Is It Inflammatory Bowel?

Is It Inflammatory Bowel Disease (IBD) or Irritable Bowel Syndrome (IBS)?

Are you experiencing symptoms of inflammatory bowel disease, or could it be something else? The terms inflammatory bowel disease (IBD) and irritable bowel syndrome (IBS) are often used interchangeably; however, they are two separate and distinct conditions. And it is possible to have both.

Signs and Symptoms of IBD

IBD – Inflammatory bowel disease (IBD) is a category used to describe certain autoimmune conditions pertaining to chronic inflammation within the digestive tract. Conditions associated with IBD can greatly impact the quality of life and at times be frustrating, embarrassing, painful, and sometimes even life-threatening.

There are two main types of inflammatory bowel disease: Crohn’s disease and ulcerative colitis.

Crohn’s disease – Crohn’s disease involves inflammation of your digestive tract, with the most commonly affected areas being the last part of the small intestine (ileum) and the colon. You can have periods of remission as well as sudden flare-ups that can range from mild to intense.

Symptoms of Crohn’s disease include:

  • Diarrhea
  • Fever
  • Fatigue
  • Abdominal pain and cramping
  • Blood in your stool
  • Mouth sores
  • Reduced appetite and weight loss
  • Pain or drainage near or around the anus due to inflammation from a tunnel into the skin (fistula)
  • Inflammation of skin, eyes and joints
  • Inflammation of the liver or bile ducts
  • Delayed growth or sexual development, in children

Complications Associated with Crohn’s Disease

  • Bowel obstruction
  • Malnutrition
  • Colon cancer
  • Enteropathic arthritis
  • Osteoporosis

Ulcerative colitis – Similar to Crohn’s disease, ulcerative colitis can have long periods of remission followed by flare ups and increased inflammation. Ulcers can be found predominantly in the innermost lining of the colon and rectum. Depending on the location and type of ulcerative colitis, your IBD symptoms may vary.

Symptoms of Ulcerative Colitis May Include:

  • Rectal bleeding
  • Diarrhea with blood
  • Dehydration
  • Abdominal cramping and discomfort
  • Urgent need to have a bowel movement (but may not be able to go)
  • Fatigue
  • Nausea or loss of appetite
  • Weight loss
  • Fever
  • Anemia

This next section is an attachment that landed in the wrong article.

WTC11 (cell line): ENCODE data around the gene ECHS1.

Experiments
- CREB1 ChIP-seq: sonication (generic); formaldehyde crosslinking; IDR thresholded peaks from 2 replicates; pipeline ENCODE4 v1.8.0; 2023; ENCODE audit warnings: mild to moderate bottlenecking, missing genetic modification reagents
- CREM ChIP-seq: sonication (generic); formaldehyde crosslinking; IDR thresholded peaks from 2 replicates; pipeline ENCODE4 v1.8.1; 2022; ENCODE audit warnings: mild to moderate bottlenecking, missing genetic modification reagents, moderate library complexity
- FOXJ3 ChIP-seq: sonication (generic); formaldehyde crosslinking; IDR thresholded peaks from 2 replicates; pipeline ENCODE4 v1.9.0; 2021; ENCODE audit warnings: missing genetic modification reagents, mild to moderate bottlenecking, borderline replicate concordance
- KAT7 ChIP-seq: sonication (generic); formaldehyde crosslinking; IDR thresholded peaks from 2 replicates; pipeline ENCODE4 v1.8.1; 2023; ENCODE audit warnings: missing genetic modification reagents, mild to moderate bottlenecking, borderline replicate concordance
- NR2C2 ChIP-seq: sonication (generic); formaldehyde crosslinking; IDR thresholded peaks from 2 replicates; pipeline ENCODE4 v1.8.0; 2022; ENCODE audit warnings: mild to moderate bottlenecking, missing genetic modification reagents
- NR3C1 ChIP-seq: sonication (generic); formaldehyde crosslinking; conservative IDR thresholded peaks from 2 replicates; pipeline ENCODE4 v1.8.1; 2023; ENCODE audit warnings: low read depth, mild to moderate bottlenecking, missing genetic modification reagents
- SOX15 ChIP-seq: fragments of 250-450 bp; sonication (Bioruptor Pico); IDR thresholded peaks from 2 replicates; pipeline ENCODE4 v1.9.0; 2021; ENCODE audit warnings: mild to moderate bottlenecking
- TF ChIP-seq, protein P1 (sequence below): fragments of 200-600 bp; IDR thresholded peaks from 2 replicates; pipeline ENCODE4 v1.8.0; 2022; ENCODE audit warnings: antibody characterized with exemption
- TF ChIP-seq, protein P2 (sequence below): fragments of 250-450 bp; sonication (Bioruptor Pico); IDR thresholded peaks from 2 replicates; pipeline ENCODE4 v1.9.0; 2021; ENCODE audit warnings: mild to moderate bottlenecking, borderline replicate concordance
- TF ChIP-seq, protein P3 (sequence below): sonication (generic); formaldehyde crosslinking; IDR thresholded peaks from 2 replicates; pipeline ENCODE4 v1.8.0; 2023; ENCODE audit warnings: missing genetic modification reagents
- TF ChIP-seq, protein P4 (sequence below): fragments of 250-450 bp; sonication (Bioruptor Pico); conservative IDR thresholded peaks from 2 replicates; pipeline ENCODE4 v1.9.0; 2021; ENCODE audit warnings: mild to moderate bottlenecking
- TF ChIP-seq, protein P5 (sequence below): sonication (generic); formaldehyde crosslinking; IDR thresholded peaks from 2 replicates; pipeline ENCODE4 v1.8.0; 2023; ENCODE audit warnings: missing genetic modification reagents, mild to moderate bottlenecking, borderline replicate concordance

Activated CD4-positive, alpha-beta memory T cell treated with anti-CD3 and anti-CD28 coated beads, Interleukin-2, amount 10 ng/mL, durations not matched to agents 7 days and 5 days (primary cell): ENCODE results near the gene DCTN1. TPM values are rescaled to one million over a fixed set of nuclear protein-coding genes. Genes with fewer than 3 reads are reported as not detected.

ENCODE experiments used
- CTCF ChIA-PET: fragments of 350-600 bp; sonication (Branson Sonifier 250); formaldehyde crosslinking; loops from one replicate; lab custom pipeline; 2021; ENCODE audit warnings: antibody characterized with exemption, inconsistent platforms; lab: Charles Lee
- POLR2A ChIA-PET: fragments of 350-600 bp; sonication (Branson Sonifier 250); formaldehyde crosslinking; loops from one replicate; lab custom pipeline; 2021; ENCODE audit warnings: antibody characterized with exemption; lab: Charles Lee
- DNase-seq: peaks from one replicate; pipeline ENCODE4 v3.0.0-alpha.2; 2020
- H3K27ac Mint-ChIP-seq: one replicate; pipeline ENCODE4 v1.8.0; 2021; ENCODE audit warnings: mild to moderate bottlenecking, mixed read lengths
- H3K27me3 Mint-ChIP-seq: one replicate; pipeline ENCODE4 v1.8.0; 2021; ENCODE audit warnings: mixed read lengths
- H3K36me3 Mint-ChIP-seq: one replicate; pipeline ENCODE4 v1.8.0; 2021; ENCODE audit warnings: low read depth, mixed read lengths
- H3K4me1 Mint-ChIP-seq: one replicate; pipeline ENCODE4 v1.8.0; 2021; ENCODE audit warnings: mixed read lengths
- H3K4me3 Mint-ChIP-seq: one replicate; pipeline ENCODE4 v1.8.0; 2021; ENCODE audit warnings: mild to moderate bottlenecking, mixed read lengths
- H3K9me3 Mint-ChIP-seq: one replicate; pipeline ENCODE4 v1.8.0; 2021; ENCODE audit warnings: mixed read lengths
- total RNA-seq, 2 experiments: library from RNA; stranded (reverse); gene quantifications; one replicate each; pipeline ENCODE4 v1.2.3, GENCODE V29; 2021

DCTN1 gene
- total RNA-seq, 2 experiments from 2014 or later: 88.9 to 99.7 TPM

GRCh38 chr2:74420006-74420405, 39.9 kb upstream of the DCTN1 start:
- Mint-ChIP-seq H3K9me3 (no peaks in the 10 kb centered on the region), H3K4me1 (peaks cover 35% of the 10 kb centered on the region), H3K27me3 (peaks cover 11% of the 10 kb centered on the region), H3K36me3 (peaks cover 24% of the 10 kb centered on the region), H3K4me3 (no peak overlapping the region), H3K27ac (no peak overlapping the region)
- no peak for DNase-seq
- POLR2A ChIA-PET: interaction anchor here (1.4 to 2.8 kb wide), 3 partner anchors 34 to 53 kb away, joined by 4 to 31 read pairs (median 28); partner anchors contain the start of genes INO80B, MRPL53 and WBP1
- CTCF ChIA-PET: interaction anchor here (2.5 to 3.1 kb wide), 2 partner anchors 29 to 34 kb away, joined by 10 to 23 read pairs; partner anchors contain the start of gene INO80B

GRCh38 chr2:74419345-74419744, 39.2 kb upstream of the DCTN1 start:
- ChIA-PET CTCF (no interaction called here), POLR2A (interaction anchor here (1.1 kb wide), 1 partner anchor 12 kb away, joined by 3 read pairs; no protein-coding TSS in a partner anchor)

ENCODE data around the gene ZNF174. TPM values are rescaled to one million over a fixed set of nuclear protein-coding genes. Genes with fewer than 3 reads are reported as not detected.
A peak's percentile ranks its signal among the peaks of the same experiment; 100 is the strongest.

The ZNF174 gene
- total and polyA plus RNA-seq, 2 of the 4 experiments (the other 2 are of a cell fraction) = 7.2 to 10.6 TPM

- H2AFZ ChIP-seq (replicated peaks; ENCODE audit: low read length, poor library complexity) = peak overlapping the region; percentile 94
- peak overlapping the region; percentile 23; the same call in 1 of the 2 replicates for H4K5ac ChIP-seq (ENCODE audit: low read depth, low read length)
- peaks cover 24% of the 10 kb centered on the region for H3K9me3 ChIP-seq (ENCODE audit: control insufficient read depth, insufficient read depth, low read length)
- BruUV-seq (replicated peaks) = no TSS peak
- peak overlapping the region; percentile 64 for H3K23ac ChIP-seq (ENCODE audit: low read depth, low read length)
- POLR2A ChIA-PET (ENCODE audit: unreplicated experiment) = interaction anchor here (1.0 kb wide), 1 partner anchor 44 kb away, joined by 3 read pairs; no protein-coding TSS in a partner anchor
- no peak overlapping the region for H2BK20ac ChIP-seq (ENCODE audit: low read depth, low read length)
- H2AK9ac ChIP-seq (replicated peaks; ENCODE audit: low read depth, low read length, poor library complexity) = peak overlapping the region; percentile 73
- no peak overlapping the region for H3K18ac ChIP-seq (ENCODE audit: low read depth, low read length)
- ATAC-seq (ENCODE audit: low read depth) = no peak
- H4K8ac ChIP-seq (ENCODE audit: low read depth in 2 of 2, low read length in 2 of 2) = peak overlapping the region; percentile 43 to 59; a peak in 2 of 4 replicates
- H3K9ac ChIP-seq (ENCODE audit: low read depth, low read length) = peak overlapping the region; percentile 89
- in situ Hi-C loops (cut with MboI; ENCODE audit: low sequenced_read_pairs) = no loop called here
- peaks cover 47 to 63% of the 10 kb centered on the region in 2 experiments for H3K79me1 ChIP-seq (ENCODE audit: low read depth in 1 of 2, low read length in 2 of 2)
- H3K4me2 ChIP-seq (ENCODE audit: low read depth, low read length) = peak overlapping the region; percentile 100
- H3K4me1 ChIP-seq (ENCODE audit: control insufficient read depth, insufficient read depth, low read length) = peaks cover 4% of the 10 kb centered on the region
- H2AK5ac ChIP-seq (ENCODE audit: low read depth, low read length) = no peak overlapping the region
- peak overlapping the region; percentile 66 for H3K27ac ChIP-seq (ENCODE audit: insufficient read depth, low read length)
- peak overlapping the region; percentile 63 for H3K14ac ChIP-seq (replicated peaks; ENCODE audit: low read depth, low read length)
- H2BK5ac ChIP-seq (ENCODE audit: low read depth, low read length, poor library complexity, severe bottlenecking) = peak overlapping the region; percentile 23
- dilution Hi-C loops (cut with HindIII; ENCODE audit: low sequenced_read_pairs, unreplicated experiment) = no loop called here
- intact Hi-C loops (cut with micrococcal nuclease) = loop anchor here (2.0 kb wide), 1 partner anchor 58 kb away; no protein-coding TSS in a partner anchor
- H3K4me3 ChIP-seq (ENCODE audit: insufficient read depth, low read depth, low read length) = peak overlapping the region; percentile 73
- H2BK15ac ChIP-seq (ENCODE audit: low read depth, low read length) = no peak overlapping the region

• Joint pain and soreness
  • Eye irritation
  • Rashes or painful skin ulcers
  • Skin lumps

Ulcerative colitis can pose life threatening risks. Possible complications of ulcerative colitis include:

  • Arthritis
  • Osteoporosis
  • Inflammation of your skin, joints and eyes
  • Severe bleeding
  • Severe dehydration
  • Liver disease
  • Colon cancer
  • Toxic megacolon
  • Perforated colon
  • Blood clots

Recent Studies Offer Hope in Managing IBD Symptoms.

A meta-analysis was performed where they reviewed 14 eligible studies, comprising of 1,891 participants (938 IBD cases and 953 controls). The meta-analysis concluded that “IBD is significantly associated with having higher odds of vitamin D deficiency.” 1

In fact, patients with IBD had 64% higher odds of vitamin D deficiency when compared to their counterparts. Patients with ulcerative colitis had more than double the odds of vitamin D deficiency when compared with the control group.

Another meta-analysis looked into the safety and therapeutic use of vitamin D as a treatment for IBD. It reports, “Recent studies have found that vitamin D can induce and maintain IBD remission through antibiosis, anti-inflammatory, and repair of intestinal mucosal barriers, thus improving the patient’s disease activity and quality-of-life.” The meta-analysis revealed that vitamin D reduced the relapse rate and recommended it be considered in the treatment of IBD, at least as an adjunctive treatment.

IBD as an Autoimmune Condition

Unlike IBS, IBD is an autoimmune condition. This means that an environmental trigger turned on the expression of a pre-existing gene. That trigger may have been a bacterial infection or something else, but it was part of the story that led to where you are now.

You now have a few tasks to deal with.

1. Identify and eliminate all known triggers. Clean up the environment you live in to support your health — reduce toxins like phthalates, avoid foods with pesticides, and check the air quality within your home.

2. Schedule a consultation with a functional medicine doctor who can best help with autoimmune conditions. They can order a number of tests to drill down deep to what your body looks like right now and how to improve your future health.

3. Pick up a copy of The Autoimmune Fix to educate yourself on how to prevent, reverse and arrest autoimmune conditions and get a proven protocol to better guide you in your journey to wellness.